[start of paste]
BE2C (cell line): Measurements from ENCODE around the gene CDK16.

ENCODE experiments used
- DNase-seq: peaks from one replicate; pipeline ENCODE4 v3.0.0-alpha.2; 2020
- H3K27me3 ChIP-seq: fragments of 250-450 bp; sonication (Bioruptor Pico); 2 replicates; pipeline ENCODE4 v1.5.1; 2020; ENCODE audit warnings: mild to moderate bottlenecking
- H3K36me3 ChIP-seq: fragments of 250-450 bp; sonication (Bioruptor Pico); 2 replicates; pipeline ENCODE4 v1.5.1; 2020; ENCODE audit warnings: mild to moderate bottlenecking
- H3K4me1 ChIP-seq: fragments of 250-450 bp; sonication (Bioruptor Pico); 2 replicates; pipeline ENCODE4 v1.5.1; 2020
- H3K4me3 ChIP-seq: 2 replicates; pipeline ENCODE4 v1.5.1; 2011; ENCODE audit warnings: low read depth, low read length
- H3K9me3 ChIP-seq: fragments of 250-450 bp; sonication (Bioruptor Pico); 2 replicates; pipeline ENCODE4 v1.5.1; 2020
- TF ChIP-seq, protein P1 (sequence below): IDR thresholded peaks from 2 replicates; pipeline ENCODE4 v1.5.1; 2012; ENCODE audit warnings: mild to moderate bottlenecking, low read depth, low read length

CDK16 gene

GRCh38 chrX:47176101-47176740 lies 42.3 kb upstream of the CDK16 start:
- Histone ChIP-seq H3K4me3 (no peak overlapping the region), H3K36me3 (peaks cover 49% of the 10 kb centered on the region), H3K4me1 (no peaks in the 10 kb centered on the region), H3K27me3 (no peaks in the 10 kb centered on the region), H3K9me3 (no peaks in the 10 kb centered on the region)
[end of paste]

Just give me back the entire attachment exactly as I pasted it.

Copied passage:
BE2C (cell line): Measurements from ENCODE around the gene CDK16.

ENCODE experiments used
- DNase-seq: peaks from one replicate; pipeline ENCODE4 v3.0.0-alpha.2; 2020
- H3K27me3 ChIP-seq: fragments of 250-450 bp; sonication (Bioruptor Pico); 2 replicates; pipeline ENCODE4 v1.5.1; 2020; ENCODE audit warnings: mild to moderate bottlenecking
- H3K36me3 ChIP-seq: fragments of 250-450 bp; sonication (Bioruptor Pico); 2 replicates; pipeline ENCODE4 v1.5.1; 2020; ENCODE audit warnings: mild to moderate bottlenecking
- H3K4me1 ChIP-seq: fragments of 250-450 bp; sonication (Bioruptor Pico); 2 replicates; pipeline ENCODE4 v1.5.1; 2020
- H3K4me3 ChIP-seq: 2 replicates; pipeline ENCODE4 v1.5.1; 2011; ENCODE audit warnings: low read depth, low read length
- H3K9me3 ChIP-seq: fragments of 250-450 bp; sonication (Bioruptor Pico); 2 replicates; pipeline ENCODE4 v1.5.1; 2020
- TF ChIP-seq, protein P1 (sequence below): IDR thresholded peaks from 2 replicates; pipeline ENCODE4 v1.5.1; 2012; ENCODE audit warnings: mild to moderate bottlenecking, low read depth, low read length

CDK16 gene

GRCh38 chrX:47176101-47176740 lies 42.3 kb upstream of the CDK16 start:
- Histone ChIP-seq H3K4me3 (no peak overlapping the region), H3K36me3 (peaks cover 49% of the 10 kb centered on the region), H3K4me1 (no peaks in the 10 kb centered on the region), H3K27me3 (no peaks in the 10 kb centered on the region), H3K9me3 (no peaks in the 10 kb centered on the region)